An economic evaluation of the main causes of infertility in the Scottish beef suckler herd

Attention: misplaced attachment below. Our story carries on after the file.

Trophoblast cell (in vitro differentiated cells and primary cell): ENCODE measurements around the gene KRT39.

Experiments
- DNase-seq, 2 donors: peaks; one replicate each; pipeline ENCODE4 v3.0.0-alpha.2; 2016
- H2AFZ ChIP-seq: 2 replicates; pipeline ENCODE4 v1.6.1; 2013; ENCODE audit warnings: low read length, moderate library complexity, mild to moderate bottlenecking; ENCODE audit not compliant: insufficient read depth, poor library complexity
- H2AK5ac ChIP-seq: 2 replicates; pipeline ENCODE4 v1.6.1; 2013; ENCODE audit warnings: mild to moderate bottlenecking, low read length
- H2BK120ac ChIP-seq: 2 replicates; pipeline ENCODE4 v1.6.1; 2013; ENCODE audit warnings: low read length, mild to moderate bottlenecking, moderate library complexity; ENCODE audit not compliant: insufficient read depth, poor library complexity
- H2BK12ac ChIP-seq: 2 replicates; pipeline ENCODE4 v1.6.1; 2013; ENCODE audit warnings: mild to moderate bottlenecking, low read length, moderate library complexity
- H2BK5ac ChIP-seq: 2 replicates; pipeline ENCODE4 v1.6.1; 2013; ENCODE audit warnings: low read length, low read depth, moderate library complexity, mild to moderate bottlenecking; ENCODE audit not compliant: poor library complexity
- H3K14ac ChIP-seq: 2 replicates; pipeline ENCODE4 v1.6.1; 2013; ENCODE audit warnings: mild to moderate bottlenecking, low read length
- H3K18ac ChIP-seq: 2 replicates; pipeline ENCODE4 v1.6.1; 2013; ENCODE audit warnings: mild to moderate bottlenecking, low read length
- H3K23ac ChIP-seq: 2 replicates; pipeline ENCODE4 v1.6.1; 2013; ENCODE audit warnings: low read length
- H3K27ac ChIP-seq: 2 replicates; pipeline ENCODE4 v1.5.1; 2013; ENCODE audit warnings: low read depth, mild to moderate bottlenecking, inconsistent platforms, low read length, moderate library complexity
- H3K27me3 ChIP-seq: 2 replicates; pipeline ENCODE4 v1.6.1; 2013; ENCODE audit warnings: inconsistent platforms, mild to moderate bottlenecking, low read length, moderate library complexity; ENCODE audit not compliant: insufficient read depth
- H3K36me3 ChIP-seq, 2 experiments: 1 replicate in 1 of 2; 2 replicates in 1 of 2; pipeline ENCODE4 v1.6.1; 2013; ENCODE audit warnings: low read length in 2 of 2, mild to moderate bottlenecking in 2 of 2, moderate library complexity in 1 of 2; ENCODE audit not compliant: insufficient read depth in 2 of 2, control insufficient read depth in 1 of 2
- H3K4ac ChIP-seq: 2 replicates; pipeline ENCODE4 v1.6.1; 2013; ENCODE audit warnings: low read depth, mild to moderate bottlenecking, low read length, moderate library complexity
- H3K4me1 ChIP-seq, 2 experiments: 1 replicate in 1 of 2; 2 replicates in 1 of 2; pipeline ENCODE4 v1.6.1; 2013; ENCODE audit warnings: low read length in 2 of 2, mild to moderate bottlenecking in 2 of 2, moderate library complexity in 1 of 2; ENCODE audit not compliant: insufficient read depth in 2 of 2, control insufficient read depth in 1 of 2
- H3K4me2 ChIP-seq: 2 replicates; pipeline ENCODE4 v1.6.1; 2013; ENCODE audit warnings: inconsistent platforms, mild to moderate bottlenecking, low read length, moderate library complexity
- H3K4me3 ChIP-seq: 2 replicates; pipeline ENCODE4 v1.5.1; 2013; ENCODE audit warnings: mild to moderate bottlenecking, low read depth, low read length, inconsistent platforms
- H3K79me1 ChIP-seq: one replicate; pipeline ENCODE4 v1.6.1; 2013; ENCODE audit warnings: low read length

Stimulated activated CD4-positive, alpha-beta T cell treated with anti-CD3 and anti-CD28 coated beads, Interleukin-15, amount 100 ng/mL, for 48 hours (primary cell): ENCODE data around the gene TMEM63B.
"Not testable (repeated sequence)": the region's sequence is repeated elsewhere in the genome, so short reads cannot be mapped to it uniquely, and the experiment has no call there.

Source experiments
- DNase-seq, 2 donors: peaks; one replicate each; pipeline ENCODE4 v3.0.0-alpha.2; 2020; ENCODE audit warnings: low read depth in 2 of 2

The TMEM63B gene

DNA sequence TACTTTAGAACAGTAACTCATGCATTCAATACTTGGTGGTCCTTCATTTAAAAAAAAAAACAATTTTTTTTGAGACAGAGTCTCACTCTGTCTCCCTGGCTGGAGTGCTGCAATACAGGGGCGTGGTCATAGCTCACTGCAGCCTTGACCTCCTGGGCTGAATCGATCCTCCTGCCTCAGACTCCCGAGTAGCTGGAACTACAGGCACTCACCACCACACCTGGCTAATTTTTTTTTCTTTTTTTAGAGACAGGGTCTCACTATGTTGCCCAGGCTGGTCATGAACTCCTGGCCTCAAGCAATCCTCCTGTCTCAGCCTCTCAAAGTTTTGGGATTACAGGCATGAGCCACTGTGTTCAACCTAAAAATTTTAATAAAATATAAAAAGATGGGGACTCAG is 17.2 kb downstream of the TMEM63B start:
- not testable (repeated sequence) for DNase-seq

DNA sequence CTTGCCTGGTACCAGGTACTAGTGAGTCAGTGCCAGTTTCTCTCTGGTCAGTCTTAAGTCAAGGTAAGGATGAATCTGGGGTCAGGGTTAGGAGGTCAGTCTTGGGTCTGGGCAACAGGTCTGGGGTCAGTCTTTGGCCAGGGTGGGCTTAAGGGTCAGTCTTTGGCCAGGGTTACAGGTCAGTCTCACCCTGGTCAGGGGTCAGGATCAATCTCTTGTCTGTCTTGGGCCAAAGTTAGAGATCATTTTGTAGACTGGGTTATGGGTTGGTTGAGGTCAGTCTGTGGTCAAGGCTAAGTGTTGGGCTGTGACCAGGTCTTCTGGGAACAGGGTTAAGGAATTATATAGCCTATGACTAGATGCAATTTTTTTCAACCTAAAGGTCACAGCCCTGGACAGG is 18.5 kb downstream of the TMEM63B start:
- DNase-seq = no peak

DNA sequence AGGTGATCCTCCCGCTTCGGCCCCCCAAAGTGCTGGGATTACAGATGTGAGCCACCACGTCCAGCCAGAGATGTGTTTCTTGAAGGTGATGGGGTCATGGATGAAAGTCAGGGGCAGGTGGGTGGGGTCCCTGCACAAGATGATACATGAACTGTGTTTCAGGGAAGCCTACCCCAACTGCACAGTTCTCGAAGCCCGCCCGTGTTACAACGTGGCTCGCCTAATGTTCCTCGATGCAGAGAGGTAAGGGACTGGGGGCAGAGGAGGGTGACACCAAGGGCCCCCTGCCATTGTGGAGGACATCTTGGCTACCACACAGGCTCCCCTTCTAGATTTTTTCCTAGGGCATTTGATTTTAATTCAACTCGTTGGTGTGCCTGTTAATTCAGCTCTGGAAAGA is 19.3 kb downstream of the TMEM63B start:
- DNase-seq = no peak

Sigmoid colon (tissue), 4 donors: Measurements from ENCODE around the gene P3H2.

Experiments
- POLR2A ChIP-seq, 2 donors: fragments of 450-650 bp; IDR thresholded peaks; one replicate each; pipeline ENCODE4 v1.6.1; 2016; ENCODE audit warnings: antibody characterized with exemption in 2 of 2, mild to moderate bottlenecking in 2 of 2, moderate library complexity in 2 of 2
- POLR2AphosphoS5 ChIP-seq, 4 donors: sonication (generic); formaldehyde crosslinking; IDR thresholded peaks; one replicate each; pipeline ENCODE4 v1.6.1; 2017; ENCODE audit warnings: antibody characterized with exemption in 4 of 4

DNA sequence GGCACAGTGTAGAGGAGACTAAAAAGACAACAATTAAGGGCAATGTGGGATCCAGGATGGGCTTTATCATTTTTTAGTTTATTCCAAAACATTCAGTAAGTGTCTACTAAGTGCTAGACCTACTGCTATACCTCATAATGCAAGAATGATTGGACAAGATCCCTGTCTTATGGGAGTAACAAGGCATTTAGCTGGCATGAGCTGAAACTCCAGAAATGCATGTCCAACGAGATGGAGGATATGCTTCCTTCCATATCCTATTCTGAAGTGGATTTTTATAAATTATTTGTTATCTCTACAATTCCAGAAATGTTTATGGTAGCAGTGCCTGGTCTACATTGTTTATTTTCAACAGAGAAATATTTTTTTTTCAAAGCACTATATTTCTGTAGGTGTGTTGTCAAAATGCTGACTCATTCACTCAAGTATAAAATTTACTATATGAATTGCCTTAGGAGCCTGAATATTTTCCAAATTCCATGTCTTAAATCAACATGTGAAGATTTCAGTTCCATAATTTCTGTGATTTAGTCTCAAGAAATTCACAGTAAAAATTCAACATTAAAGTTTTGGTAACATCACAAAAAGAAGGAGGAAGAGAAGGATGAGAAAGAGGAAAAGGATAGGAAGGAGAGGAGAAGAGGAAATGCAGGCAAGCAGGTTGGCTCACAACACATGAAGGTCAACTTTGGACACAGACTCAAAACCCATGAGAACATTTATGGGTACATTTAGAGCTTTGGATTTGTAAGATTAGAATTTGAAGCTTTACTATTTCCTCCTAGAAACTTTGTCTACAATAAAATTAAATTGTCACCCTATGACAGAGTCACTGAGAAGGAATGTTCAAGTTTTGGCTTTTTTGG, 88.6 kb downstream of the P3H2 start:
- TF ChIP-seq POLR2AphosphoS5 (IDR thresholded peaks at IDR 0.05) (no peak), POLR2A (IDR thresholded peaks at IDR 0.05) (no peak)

In this study, a Markov chain model based on the cow’s reproductive cycle, and a financial model were developed to study the variation in profitability in Scottish beef suckler herds resulting from the effect on fertility of disease and/or the employment of alternative management practices. The factors affecting fertility to be economically evaluated were chosen based on the results of the regression analysis combined with the recommendations from the literature. The selected factors were: LBS, feeding management, bull management, the effect of animal disease, i.e. BVDV, and restricted suckling. Feeding management was found to be the most important factor diminishing the financial performance of suckler herds. The total gross margin (GM) was found to diminish by 25% between the optima as a result of the application of a poor and a moderate feeding regimes combined with alternatives lengths of breeding season (LBS) ranging from 42 to 147 days. There were also interactions between the effect of poor bull performance and the LBS so that the effect of poor bull performance is markedly increased by the employment of a short LBS. The losses produced by a BVDV infection varied depending on the proportion of animals of the herd infected by this virus, which varies over time. This aspect was estimated using the model of Gunn et al. (2004), which then provided inputs for the estimation of reproductive performance and gross margins using the models reported here. It was found that BVDV drops profitability of Scottish beef suckler herds by up to 23%. Finally, when restricted suckling was applied for alternative LBS and compared with the economic performance as a result of the application of ad libitum suckling, it was found that profitability was improved by 14% between the two optima.